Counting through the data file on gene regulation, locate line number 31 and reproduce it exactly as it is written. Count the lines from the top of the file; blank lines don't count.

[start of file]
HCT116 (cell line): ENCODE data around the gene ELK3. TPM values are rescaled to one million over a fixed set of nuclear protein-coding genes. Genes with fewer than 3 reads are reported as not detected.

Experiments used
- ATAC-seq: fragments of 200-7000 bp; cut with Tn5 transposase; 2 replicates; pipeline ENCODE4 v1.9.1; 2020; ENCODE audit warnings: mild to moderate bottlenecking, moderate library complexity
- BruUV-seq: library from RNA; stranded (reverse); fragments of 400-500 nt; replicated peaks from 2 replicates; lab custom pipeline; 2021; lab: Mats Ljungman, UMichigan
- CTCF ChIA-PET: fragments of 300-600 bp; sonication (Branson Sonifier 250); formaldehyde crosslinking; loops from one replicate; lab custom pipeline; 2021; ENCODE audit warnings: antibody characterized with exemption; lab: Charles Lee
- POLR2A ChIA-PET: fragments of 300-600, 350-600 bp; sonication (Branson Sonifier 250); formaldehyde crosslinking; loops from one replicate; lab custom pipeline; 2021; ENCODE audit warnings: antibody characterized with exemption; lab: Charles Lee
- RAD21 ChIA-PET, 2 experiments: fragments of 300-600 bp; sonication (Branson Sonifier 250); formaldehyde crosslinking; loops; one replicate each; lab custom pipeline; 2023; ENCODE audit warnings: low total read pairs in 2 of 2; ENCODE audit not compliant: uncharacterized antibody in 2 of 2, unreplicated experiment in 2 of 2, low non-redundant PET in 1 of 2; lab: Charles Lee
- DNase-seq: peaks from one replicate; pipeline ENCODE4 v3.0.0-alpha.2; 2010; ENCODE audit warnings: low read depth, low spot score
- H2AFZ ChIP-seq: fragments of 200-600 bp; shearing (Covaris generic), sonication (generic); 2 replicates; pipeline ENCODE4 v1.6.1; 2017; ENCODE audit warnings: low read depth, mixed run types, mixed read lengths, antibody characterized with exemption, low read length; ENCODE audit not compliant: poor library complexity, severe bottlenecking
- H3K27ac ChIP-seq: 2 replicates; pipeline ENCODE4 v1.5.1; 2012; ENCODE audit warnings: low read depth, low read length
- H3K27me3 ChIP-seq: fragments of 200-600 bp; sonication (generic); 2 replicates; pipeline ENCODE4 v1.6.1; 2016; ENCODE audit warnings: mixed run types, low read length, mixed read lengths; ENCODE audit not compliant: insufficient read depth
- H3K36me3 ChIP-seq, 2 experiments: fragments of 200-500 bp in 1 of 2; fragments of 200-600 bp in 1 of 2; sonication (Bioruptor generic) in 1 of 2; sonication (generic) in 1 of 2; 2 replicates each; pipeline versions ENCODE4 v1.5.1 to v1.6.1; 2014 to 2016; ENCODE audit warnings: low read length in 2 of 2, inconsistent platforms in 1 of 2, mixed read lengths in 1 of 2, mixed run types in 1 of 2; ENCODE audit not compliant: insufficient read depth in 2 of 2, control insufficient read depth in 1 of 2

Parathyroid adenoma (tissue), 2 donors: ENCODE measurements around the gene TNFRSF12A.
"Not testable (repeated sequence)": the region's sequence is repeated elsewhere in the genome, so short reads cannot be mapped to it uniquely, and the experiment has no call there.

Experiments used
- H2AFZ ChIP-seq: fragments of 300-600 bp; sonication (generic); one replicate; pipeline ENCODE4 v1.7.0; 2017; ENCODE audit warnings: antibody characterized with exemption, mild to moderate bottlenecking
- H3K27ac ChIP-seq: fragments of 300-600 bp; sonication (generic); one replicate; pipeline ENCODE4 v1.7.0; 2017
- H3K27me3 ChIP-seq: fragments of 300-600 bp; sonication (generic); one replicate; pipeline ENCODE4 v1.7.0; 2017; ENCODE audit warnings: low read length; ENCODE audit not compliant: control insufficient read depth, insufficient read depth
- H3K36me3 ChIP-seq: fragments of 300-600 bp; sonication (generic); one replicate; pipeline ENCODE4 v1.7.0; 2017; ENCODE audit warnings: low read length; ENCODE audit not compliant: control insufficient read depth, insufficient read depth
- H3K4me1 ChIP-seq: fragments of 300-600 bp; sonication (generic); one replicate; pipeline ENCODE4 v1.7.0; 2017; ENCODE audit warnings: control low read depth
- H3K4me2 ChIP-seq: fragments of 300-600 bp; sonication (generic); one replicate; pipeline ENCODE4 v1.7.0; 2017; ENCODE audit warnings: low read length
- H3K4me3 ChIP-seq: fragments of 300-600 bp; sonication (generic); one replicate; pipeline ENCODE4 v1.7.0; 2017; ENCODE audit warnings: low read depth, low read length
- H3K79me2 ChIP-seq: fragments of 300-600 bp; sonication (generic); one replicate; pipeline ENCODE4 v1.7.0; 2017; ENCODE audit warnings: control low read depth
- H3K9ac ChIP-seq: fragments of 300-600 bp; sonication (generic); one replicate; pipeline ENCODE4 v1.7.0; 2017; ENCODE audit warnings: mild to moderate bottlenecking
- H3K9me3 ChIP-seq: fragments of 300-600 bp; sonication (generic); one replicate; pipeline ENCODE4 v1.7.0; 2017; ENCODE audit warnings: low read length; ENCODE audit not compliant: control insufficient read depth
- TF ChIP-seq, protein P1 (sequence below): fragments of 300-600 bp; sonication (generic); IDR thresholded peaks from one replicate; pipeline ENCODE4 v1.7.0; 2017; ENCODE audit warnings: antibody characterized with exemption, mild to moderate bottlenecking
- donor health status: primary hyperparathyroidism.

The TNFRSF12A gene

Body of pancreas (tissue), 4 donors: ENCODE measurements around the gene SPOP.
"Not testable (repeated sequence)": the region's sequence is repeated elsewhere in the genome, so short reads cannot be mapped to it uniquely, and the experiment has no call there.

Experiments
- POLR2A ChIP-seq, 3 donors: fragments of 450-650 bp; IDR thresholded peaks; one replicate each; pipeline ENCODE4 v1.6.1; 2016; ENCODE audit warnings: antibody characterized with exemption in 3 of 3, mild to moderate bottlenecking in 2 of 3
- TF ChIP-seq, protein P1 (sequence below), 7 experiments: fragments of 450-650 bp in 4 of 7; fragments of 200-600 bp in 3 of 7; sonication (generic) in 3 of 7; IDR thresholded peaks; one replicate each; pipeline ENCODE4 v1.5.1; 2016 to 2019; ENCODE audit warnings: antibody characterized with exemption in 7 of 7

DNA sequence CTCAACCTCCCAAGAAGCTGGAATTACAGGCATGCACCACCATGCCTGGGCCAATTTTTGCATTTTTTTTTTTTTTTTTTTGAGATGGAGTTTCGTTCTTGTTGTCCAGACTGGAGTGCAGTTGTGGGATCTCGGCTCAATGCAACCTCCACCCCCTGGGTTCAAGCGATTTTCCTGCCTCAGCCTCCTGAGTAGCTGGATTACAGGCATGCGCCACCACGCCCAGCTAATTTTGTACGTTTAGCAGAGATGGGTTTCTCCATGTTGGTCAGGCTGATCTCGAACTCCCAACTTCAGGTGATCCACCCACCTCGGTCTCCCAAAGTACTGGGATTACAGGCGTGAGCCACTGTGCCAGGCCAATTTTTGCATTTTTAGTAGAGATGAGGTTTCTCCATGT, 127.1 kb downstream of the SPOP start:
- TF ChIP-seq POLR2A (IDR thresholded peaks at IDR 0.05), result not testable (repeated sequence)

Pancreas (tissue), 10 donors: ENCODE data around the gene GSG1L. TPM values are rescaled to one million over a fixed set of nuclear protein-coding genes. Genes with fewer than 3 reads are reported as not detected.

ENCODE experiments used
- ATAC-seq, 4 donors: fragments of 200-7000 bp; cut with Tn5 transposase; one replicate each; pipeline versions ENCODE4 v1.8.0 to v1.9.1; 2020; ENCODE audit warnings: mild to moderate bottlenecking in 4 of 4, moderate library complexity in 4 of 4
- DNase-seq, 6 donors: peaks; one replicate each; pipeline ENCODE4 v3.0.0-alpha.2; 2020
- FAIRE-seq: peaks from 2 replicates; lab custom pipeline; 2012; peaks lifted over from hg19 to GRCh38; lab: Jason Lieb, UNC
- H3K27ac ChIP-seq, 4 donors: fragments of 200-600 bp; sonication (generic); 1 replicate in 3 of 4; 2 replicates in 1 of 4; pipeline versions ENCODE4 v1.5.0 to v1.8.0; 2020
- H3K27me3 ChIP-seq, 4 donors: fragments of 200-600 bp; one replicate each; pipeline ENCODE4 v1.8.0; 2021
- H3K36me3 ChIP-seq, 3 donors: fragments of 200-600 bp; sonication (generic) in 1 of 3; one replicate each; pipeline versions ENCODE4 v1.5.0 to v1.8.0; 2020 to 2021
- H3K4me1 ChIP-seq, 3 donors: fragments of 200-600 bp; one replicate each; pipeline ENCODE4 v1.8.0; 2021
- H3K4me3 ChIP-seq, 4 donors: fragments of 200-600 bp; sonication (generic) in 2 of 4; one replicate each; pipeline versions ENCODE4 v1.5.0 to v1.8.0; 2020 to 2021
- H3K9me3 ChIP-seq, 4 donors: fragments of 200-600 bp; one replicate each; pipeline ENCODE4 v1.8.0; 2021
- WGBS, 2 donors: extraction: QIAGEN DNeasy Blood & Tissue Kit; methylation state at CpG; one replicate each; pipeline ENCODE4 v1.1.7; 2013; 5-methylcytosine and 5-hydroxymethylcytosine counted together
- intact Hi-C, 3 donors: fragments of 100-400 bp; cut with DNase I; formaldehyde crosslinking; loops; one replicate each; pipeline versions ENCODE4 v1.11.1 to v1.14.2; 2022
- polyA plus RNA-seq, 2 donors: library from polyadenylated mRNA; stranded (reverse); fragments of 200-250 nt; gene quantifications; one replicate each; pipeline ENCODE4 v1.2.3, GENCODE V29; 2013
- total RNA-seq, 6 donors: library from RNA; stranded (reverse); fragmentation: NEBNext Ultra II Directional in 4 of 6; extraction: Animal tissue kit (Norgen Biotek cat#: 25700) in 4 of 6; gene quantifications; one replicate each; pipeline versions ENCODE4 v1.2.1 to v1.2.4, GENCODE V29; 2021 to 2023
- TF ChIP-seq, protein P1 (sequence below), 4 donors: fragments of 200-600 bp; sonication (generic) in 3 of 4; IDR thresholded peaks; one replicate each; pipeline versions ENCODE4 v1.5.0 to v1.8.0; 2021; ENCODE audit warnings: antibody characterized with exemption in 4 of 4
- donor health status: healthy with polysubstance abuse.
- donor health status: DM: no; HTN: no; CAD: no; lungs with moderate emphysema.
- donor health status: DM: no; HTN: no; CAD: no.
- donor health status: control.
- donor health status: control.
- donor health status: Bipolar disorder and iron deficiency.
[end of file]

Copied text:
Experiments